The U.K. government has outlined its coalition agreement - and there is no proposal to repeal the recently passed Digital Economy Act, which includes measures to tackle piracy.

The music industry will welcome the development, while small venues will also be cheering the pledge to "cut red tape to encourage the performance of more live music." The previous government had launched a consultation on the Licensing Act, to consider exempting small venues from bureaucratic licensing procedures.

During the election campaign, Liberal Democrat leader Nick Clegg called for the repeal of parts of the controversial law that would allow for the suspension of Internet accounts. There was concern from all parties that the Act was rushed through parliament, but following the election the Liberal Democrat and Conservative coalition have agreed on priorities for government.

Clegg, now deputy prime minister in a Conservative-Liberal Democrat coalition, has clearly decided not to pursue the issue. Although Internet freedom campaigners portrayed it as a civil liberties issue, Liberal Democrats such as shadow culture secretary Don Foster also recognized the concerns of the creative industries about piracy.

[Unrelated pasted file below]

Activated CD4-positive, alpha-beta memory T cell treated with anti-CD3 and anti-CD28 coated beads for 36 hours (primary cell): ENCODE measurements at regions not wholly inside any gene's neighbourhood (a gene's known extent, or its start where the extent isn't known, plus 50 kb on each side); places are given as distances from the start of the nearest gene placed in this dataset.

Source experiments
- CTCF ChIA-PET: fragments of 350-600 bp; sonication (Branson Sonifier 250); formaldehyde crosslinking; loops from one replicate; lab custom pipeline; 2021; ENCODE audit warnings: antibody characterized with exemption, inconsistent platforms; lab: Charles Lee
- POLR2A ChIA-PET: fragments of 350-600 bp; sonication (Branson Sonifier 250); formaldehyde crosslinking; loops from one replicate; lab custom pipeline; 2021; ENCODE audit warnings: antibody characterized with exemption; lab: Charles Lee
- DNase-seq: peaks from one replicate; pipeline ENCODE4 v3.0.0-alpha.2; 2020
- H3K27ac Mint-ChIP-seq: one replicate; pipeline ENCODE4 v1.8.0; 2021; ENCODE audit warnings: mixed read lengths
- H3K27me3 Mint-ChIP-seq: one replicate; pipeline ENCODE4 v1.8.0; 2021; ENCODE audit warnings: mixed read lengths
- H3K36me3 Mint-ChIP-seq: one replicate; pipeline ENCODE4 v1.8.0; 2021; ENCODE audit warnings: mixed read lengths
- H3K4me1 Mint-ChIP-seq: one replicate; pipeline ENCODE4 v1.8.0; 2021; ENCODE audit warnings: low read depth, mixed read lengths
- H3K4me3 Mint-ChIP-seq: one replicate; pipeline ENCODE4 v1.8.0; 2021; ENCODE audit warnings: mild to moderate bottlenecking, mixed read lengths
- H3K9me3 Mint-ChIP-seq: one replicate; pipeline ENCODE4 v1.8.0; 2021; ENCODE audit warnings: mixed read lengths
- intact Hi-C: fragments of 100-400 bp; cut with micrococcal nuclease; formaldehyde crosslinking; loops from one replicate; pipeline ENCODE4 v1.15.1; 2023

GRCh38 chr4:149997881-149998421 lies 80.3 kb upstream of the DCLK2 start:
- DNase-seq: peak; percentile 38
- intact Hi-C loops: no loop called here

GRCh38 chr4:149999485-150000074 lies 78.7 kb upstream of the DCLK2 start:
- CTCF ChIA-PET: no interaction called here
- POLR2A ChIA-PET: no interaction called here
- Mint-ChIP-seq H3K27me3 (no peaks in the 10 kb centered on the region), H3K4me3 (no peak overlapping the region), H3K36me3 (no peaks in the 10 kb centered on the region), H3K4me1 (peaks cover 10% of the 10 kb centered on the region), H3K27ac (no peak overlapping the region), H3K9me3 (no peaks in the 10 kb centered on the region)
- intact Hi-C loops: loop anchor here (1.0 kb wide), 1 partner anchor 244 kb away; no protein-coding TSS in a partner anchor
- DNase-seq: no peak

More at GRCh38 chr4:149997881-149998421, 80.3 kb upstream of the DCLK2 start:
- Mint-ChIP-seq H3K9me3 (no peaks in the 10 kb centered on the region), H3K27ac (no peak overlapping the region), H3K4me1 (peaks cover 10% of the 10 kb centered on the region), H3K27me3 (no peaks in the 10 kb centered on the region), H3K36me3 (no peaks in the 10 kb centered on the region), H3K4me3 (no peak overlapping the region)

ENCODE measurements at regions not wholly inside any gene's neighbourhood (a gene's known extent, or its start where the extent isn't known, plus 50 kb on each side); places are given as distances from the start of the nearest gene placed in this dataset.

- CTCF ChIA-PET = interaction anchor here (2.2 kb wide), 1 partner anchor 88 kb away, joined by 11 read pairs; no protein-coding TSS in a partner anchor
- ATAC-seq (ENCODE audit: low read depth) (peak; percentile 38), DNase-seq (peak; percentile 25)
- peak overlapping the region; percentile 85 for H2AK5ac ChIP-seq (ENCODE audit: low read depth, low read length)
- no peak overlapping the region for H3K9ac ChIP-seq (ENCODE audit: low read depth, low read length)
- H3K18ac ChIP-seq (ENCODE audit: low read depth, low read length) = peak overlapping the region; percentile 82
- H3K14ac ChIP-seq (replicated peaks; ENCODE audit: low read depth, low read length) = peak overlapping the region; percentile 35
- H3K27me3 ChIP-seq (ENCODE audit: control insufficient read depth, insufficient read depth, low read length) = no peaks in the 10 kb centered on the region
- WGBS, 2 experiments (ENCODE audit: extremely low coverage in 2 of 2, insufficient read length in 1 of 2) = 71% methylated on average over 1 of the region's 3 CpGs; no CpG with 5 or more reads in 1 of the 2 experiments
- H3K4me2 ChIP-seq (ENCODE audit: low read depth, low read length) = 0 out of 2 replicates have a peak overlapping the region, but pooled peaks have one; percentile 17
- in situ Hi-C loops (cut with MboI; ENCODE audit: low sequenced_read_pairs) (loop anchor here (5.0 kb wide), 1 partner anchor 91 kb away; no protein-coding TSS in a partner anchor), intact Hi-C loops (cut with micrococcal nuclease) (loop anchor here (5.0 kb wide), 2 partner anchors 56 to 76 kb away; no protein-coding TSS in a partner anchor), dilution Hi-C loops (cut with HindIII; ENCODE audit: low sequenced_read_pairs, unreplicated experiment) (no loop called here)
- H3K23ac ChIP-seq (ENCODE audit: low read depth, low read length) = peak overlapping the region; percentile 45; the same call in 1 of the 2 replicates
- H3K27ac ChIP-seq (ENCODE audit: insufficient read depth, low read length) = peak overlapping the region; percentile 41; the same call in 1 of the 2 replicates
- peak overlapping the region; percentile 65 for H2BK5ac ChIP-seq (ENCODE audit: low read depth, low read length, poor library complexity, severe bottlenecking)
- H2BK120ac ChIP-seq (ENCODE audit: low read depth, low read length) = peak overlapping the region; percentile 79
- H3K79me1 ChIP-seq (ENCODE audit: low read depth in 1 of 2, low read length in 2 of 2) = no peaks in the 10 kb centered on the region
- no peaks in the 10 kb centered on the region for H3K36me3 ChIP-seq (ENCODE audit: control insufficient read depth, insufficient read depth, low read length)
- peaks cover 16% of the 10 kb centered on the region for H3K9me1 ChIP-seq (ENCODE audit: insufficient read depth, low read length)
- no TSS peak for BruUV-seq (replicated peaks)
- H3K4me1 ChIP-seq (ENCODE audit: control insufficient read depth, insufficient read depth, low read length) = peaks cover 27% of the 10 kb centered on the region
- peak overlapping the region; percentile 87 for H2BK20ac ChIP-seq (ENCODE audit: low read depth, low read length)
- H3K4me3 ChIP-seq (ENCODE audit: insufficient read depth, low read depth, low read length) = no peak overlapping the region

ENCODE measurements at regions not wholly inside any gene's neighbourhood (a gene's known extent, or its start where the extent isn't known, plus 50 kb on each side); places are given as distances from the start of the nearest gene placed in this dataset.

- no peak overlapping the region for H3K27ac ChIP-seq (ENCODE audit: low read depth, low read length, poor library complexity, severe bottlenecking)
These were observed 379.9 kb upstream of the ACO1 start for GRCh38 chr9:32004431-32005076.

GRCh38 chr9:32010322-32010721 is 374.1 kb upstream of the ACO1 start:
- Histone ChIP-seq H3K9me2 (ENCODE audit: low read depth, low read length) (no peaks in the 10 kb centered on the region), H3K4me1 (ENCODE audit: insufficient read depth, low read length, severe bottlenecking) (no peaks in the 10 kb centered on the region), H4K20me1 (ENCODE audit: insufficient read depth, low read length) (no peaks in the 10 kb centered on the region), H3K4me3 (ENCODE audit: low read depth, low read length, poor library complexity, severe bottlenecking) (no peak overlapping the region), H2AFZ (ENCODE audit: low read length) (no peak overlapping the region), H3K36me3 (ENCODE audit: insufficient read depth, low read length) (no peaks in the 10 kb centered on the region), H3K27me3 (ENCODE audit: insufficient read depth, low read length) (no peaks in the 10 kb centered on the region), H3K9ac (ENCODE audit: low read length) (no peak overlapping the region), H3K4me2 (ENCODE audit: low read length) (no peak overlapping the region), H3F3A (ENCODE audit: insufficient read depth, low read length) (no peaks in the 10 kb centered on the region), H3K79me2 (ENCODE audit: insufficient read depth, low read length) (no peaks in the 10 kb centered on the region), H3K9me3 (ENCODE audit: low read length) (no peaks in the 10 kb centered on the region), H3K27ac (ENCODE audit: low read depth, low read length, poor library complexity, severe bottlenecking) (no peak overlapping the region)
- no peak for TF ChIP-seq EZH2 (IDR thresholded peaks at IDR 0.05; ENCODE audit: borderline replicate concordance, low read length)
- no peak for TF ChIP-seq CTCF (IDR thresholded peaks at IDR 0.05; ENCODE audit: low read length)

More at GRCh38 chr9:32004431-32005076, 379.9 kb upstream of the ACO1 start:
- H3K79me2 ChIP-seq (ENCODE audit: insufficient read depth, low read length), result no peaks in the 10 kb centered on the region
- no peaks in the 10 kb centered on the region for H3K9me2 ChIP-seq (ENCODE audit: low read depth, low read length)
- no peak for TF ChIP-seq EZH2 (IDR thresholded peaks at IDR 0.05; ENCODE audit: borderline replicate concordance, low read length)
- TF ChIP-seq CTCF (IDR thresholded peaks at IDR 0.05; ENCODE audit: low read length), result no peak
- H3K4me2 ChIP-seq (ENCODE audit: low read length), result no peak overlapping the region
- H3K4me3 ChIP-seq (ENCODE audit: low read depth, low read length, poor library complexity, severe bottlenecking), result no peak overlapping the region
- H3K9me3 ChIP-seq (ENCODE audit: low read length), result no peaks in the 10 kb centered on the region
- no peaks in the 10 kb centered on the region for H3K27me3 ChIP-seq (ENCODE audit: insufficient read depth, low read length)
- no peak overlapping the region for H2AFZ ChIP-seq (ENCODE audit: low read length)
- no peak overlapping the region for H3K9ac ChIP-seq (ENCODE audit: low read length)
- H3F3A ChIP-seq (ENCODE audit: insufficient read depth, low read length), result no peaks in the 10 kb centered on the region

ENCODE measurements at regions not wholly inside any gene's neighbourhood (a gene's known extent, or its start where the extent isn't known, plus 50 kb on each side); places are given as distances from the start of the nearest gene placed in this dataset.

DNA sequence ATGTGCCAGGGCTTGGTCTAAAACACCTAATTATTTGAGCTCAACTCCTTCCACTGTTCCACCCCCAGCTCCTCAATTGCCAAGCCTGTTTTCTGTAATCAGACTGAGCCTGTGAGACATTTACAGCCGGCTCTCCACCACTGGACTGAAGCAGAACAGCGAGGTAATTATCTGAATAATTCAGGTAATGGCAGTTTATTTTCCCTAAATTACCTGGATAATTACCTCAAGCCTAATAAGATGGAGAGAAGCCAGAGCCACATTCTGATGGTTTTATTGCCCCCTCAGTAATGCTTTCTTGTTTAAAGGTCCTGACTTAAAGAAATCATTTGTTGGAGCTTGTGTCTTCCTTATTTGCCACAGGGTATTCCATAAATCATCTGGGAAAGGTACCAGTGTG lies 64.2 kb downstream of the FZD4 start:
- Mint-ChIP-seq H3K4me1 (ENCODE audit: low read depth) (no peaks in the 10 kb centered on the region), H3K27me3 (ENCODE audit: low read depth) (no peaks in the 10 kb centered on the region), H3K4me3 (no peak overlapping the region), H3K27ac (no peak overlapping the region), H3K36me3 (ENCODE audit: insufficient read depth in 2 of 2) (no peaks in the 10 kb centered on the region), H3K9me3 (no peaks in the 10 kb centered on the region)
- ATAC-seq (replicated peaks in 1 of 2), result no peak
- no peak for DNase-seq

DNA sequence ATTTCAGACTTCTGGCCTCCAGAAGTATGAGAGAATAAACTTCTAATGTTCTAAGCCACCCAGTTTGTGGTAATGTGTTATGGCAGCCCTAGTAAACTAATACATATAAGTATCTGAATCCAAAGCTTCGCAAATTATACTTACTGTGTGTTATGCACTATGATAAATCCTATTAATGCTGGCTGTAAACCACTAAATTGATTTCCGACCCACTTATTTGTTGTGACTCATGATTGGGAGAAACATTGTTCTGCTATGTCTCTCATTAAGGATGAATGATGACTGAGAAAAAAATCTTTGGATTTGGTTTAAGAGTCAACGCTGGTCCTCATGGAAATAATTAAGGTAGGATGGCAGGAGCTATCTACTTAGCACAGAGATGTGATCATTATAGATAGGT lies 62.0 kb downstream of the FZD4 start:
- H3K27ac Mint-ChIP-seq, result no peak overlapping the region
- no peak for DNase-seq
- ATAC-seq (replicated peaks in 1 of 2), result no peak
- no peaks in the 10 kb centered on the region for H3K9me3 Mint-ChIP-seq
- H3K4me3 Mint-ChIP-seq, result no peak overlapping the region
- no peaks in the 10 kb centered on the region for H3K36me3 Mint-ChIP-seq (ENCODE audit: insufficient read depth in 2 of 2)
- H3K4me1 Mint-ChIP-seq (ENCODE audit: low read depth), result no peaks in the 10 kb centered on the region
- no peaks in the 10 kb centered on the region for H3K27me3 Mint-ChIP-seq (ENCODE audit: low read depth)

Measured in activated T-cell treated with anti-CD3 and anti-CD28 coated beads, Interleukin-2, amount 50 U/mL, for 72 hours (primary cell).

Conservative Ed Vaizey has been appointed minister for culture, communications and creative industries. He will be a joint minister with the Department for Business, Innovation and Skills, under (Liberal Democrat) secretary of state Vince Cable.

Vaizey will oversee implementation of the Digital Economy Act, as well as being responsible for digital switchover of TV and radio, and will oversee the measures to ensure the rapid roll-out of superfast broadband.

Vaizey has already been attending music events, including the Ivor Novello Awards and the 2010 Parliamentary Jazz Awards.